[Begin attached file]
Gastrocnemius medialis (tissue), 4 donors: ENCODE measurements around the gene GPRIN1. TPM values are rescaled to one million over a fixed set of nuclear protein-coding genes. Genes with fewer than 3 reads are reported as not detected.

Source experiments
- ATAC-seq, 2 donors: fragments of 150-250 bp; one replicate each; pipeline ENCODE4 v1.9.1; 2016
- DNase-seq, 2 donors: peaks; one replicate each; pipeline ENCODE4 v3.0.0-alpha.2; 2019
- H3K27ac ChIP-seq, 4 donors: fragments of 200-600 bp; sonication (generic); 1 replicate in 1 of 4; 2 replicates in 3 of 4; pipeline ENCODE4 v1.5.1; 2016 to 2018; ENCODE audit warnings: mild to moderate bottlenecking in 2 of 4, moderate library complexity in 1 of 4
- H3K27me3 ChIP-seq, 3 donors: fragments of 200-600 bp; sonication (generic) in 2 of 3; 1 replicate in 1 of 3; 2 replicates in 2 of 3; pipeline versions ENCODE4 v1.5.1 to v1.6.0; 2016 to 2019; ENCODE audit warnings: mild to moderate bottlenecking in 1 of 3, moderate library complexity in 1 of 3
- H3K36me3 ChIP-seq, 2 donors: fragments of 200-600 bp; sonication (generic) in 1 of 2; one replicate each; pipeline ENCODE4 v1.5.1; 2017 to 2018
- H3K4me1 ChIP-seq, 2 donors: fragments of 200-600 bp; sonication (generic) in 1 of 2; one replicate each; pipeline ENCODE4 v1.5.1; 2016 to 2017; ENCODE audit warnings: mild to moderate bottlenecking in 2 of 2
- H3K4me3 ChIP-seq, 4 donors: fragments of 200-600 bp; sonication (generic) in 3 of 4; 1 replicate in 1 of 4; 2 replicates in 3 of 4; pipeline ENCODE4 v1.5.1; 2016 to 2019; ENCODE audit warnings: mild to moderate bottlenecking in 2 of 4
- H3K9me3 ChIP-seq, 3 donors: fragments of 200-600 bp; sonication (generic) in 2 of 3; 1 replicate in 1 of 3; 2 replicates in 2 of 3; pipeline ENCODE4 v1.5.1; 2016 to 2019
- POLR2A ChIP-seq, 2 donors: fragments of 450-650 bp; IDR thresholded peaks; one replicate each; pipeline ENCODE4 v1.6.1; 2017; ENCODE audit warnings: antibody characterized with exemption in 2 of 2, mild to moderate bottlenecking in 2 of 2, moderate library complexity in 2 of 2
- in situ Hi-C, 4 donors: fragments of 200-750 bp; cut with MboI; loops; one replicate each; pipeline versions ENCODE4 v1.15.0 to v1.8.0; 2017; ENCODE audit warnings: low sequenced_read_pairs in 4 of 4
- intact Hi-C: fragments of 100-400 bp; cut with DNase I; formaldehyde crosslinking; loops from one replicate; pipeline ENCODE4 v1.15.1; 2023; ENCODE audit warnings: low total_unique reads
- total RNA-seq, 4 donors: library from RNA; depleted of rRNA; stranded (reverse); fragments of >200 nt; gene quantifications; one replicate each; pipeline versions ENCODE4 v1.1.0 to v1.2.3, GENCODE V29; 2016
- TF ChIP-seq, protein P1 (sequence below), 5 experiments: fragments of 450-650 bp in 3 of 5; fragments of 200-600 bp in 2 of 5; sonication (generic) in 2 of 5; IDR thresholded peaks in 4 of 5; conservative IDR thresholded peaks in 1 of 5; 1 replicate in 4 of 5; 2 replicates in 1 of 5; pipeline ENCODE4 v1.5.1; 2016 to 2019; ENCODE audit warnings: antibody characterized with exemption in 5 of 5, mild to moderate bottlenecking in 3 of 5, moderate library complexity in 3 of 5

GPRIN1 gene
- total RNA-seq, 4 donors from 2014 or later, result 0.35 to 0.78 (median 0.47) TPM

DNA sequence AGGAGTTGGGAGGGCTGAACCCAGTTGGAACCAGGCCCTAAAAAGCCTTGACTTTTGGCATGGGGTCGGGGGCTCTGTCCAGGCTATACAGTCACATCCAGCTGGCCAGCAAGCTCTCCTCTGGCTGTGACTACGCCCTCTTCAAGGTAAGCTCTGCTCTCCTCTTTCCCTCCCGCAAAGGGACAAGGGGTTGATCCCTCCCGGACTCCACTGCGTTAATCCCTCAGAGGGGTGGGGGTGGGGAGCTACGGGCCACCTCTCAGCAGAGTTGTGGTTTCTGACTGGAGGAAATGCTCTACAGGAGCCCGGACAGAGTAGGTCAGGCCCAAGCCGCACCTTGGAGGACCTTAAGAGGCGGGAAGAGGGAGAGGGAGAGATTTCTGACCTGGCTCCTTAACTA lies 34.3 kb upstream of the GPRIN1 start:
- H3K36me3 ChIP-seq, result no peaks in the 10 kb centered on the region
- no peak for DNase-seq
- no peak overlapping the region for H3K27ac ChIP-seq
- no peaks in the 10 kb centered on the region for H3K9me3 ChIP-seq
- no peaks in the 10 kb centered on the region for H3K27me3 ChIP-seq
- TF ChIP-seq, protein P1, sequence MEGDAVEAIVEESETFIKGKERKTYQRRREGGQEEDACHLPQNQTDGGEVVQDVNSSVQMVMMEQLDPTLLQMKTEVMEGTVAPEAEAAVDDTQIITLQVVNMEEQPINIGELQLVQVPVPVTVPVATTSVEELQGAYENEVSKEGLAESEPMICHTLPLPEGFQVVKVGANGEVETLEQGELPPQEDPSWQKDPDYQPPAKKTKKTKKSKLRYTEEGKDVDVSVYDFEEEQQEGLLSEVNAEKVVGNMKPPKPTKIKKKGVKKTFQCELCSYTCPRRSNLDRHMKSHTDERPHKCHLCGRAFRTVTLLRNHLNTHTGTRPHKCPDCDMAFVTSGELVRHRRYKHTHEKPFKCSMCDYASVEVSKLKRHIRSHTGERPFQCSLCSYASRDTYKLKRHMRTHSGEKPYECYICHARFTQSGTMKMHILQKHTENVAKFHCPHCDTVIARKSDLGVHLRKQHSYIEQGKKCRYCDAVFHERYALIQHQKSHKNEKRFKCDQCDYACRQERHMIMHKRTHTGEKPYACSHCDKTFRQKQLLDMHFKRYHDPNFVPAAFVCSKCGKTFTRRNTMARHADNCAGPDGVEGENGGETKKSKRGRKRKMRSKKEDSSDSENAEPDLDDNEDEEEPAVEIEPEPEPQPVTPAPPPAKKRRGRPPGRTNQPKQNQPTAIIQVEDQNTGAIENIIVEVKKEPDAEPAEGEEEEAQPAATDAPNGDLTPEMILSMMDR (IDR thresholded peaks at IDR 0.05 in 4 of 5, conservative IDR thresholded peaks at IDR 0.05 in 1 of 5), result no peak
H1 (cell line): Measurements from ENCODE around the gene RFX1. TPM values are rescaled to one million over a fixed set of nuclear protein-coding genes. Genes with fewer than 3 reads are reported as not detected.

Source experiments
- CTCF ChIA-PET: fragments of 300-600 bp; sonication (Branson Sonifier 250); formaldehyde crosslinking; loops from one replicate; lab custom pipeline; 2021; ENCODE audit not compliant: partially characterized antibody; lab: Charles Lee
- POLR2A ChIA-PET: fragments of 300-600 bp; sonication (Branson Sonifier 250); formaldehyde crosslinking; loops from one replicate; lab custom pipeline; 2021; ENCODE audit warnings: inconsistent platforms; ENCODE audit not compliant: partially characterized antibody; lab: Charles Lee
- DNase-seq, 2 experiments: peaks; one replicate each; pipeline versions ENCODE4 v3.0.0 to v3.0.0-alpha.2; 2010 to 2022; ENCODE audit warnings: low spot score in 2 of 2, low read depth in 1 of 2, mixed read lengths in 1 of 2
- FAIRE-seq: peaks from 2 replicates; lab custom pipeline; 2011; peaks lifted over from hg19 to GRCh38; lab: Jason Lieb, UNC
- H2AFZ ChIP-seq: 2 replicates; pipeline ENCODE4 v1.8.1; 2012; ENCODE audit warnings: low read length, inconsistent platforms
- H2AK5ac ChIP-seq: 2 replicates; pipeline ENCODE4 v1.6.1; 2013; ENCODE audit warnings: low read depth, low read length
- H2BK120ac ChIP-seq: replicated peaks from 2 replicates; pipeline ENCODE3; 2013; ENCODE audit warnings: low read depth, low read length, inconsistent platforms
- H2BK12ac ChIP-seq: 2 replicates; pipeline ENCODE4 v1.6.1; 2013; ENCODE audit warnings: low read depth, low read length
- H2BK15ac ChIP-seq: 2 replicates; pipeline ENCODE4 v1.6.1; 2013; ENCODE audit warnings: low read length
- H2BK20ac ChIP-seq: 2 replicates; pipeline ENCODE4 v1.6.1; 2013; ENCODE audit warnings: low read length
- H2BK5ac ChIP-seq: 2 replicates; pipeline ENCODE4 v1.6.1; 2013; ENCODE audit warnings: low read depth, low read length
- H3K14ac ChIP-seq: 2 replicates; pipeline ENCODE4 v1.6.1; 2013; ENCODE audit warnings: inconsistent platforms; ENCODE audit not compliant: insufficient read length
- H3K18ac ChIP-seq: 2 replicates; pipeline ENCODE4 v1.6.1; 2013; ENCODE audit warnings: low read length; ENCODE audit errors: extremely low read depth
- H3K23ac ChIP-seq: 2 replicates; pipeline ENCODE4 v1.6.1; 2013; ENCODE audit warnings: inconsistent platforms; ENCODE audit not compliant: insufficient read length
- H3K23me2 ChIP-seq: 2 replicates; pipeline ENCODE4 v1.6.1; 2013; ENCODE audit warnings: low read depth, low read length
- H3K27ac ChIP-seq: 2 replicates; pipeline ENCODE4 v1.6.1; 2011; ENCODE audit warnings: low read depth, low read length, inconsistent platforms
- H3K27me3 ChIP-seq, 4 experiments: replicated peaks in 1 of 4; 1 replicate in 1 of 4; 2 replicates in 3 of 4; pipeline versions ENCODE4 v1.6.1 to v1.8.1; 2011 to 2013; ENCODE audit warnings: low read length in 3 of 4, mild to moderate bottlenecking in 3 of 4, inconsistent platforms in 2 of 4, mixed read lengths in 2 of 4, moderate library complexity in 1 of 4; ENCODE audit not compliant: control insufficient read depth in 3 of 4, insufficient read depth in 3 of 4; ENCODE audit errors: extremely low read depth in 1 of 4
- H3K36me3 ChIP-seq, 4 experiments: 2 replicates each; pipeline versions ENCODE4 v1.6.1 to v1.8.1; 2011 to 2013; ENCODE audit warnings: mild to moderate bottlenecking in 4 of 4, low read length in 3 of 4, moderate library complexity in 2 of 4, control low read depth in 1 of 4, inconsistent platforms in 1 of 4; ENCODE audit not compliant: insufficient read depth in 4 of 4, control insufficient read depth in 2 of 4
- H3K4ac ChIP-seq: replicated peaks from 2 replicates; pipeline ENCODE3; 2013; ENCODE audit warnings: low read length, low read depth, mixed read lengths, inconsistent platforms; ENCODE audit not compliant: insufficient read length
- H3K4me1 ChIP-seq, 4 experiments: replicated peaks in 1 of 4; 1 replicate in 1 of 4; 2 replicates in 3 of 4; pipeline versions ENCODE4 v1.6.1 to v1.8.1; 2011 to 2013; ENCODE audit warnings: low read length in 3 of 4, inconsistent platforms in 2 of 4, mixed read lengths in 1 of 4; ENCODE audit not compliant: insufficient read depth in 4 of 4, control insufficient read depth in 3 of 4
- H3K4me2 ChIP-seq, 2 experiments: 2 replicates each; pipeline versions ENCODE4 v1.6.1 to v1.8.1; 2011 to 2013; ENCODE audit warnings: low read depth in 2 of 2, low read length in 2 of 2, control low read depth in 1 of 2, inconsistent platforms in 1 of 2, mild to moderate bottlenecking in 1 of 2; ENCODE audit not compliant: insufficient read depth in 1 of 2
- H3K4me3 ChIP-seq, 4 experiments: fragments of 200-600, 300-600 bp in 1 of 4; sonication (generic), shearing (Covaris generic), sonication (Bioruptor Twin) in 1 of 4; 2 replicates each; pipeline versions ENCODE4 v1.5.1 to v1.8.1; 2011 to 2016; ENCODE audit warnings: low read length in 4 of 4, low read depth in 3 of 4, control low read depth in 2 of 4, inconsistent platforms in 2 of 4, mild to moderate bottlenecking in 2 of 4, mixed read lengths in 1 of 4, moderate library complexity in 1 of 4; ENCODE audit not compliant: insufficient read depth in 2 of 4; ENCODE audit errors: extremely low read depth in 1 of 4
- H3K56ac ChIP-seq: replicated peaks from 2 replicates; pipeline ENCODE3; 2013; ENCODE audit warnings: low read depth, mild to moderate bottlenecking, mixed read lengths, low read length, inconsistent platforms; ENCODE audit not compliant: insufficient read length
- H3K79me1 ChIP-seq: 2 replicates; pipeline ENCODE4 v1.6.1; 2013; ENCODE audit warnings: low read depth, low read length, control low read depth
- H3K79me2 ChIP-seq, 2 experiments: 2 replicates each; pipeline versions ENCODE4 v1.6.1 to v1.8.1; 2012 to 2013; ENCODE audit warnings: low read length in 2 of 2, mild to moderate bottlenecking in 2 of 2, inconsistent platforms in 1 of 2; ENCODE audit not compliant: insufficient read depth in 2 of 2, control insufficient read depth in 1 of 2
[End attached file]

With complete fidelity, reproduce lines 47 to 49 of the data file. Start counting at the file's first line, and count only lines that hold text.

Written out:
- H3K4me2 ChIP-seq, 2 experiments: 2 replicates each; pipeline versions ENCODE4 v1.6.1 to v1.8.1; 2011 to 2013; ENCODE audit warnings: low read depth in 2 of 2, low read length in 2 of 2, control low read depth in 1 of 2, inconsistent platforms in 1 of 2, mild to moderate bottlenecking in 1 of 2; ENCODE audit not compliant: insufficient read depth in 1 of 2
- H3K4me3 ChIP-seq, 4 experiments: fragments of 200-600, 300-600 bp in 1 of 4; sonication (generic), shearing (Covaris generic), sonication (Bioruptor Twin) in 1 of 4; 2 replicates each; pipeline versions ENCODE4 v1.5.1 to v1.8.1; 2011 to 2016; ENCODE audit warnings: low read length in 4 of 4, low read depth in 3 of 4, control low read depth in 2 of 4, inconsistent platforms in 2 of 4, mild to moderate bottlenecking in 2 of 4, mixed read lengths in 1 of 4, moderate library complexity in 1 of 4; ENCODE audit not compliant: insufficient read depth in 2 of 4; ENCODE audit errors: extremely low read depth in 1 of 4
- H3K56ac ChIP-seq: replicated peaks from 2 replicates; pipeline ENCODE3; 2013; ENCODE audit warnings: low read depth, mild to moderate bottlenecking, mixed read lengths, low read length, inconsistent platforms; ENCODE audit not compliant: insufficient read length